There’s more to Clint Moore than meets the “Eagles Eye”

Posted by Andy Durham on June 3, 2010 at 12:18 pm under Amateur, College, High School | Comments are off for this article

This article appeared in a couple of different places and for those who might have missed it, we decided to bring it over to the site and give others a chance to see a different side of one of our local athletes, that has gone on to do quite well and this week, Clint Moore reports to the Cape Cod League up North for his summer basebal dutiesl…..

from www.goarmysports.com:

The following feature on Army shortstop Clint Moore(Grimsley High School), written by Andy Durham, appeared in the Sports Carolina Monthly magazine’s May issue. Moore is a Greensboro, N.C., native.

GREESBORO, N.C. – The flight of the eagle reminds me of our basic freedoms made possible by young men such as Clint Moore, serving his country at the US Military Academy, up at West Point, New York. I shall not, will not, can not take these basic liberties for granted, when I think of the work turned in by this young cadet, stationed along the banks of the Hudson River.

But this kid, a 2007 graduate of Grimsley High School in Greensboro, N.C., is a baseball player and the athletes have it made in college, no matter where they are playing, or where they choose to go to school.

Yeah, the athletes get up at the crack of noon and if you play ball, you don’t have to fall in line, you get a free ride and a free pass on the way to your college diploma…..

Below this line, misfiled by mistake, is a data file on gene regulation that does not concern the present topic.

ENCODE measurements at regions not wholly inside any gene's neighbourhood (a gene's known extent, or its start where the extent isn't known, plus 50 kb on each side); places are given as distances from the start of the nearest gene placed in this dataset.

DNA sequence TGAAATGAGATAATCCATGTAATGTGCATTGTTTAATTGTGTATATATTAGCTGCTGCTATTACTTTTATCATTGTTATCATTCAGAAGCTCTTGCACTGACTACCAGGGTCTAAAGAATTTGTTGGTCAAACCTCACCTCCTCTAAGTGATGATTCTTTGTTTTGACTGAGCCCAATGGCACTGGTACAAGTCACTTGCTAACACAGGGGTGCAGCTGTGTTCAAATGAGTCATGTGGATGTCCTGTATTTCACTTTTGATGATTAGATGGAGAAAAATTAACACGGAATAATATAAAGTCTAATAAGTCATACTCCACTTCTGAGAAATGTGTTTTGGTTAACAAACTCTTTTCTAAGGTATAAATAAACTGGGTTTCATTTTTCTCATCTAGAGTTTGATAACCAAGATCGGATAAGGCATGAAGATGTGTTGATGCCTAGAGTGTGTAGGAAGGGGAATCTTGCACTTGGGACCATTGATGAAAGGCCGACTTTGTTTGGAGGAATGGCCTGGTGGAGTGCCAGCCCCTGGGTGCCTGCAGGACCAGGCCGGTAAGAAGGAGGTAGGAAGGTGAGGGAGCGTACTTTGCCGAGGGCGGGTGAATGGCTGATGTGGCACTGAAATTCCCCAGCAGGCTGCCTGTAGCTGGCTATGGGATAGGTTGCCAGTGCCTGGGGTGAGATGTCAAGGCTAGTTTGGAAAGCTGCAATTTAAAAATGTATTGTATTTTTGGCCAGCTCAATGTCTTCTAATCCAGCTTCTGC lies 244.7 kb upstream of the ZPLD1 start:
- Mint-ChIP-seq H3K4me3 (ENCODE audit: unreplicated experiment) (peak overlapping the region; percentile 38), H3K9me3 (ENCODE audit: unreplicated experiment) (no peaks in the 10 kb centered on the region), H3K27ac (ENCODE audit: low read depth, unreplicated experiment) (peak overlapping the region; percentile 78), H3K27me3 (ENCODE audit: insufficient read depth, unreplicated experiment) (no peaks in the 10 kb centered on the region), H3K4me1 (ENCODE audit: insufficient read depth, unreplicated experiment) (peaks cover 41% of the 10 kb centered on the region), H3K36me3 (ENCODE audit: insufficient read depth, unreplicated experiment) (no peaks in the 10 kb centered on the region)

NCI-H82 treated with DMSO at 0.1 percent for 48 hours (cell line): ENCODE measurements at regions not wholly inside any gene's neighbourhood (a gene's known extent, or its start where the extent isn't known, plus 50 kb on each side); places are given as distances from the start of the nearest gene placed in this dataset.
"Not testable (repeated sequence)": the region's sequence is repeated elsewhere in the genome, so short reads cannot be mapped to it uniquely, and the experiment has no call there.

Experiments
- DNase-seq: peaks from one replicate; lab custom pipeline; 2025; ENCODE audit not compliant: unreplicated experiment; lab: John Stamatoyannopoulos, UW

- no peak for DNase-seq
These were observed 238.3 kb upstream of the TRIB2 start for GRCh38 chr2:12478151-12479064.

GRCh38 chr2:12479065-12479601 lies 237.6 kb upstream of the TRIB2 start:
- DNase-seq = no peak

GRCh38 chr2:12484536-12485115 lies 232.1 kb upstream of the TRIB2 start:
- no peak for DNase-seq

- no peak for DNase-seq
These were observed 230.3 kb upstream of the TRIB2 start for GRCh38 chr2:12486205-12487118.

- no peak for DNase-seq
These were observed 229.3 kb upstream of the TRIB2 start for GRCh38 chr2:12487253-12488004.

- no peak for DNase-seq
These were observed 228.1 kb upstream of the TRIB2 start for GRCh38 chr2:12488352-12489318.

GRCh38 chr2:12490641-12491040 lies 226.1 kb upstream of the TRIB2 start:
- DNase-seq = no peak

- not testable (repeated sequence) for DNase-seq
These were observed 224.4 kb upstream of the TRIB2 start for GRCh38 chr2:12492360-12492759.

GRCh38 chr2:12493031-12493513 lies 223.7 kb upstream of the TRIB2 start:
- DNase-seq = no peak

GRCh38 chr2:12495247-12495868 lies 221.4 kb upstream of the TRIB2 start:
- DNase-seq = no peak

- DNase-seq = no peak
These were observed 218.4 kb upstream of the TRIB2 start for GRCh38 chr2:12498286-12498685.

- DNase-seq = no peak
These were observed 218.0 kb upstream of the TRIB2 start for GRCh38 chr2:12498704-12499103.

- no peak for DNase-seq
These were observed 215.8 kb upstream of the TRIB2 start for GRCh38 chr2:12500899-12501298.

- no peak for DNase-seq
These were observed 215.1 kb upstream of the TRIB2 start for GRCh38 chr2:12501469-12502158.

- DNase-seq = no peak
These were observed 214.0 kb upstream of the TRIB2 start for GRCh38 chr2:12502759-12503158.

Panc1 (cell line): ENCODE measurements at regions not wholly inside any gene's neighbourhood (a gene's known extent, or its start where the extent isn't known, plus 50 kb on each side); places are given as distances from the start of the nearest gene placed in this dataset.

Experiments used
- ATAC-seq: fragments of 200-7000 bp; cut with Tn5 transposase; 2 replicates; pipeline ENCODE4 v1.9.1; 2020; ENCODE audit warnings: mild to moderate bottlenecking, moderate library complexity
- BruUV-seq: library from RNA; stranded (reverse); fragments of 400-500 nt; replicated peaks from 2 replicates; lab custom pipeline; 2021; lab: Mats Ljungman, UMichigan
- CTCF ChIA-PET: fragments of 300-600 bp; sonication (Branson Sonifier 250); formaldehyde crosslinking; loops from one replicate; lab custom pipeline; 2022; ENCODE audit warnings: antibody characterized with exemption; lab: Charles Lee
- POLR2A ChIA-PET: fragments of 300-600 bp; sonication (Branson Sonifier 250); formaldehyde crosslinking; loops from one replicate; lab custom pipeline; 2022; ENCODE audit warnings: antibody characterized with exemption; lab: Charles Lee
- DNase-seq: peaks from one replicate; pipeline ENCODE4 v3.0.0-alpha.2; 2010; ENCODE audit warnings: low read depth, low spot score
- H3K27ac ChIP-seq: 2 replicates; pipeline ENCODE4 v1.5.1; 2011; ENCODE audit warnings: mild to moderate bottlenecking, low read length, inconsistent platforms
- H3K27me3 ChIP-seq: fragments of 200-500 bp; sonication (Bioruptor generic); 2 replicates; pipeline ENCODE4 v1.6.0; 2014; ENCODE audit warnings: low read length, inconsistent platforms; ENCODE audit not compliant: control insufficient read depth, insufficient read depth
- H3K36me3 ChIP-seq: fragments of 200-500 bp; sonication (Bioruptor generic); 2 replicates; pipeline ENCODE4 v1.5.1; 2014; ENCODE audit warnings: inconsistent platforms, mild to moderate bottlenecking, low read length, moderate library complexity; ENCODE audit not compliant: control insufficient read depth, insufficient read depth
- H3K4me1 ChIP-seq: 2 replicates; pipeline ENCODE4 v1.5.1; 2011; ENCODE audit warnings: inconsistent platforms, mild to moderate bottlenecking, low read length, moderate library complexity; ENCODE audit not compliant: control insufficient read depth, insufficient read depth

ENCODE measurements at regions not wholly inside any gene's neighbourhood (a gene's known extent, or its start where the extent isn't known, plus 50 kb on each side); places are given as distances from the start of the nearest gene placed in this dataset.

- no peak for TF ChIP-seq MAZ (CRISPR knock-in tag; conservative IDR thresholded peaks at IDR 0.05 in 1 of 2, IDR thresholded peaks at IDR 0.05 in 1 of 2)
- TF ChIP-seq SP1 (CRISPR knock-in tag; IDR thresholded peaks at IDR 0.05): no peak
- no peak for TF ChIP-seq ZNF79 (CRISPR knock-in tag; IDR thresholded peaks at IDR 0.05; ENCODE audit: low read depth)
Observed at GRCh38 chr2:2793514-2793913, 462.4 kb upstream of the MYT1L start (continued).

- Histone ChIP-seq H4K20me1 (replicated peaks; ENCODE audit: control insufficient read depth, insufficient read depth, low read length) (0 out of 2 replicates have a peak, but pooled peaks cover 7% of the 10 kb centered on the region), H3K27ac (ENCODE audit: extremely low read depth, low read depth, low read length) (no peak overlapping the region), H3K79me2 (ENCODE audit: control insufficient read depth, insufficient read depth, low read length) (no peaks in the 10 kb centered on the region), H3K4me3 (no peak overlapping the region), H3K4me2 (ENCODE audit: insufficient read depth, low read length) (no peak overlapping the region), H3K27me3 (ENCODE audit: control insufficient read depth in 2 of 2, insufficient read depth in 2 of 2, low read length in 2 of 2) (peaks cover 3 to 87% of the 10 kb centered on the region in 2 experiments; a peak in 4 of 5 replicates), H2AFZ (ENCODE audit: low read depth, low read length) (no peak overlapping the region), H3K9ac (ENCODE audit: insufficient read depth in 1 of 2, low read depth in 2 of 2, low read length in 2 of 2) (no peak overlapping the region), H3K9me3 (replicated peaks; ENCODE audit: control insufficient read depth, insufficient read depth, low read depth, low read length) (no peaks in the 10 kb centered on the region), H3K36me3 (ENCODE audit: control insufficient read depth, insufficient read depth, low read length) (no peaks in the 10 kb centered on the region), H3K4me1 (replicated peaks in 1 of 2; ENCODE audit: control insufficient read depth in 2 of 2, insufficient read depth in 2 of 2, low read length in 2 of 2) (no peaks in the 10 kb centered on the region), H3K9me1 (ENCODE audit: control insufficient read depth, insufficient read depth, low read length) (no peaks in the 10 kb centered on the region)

Right Clint? NO SIR!!!!!

I asked Clint about getting up at the crack of noon at West Point and he said by noon they have already…..Well, you’ll see.

AD – Clint, what time does your day begin? And list for us your daily itinerary…..

CM –
Day begins:
0615 wake up
0640 breakfast formation
0700 Mandatory breakfast
0730 Classes begin
0730 to 1155 are morning classes. 55 minutes each with a 15 minute period in between.
1205 Lunch Formation
1210 Mandatory Lunch
1230-1340 Dean’s hour for PMEE (Professional Military Ethics Class) once a week, other days it’s spent doing homework or getting a nap in.
1355-1450 Afternoon class
1520-1900 Ball practice
1930-2300 Homework
2330 Lights out Taps

-Military training takes place during the summer. Usually get 7 to 14 days of leave at home.

-My classes: Military Leadership, Geographical Information Systems, Theory & Practice of Military IT Systems, International Relations,
Platoon Operations, & Systems Modeling and Design.

-We play two double headers on the weekend (1, 7 inn, 1, 9 inn) for ball and usually one midweek game per week.

AD – Has there been a military history in your family? Relatives serving in the military or attending any of the military academies?

CM – My grandfather retired as a CPT in the Army as a Military Intelligence officer. My sister attends West Point. That’s the military history of my family.

AD-What first got you interested in attending/being appointed to the military academy and who is ultimately responsible for you attending West Point?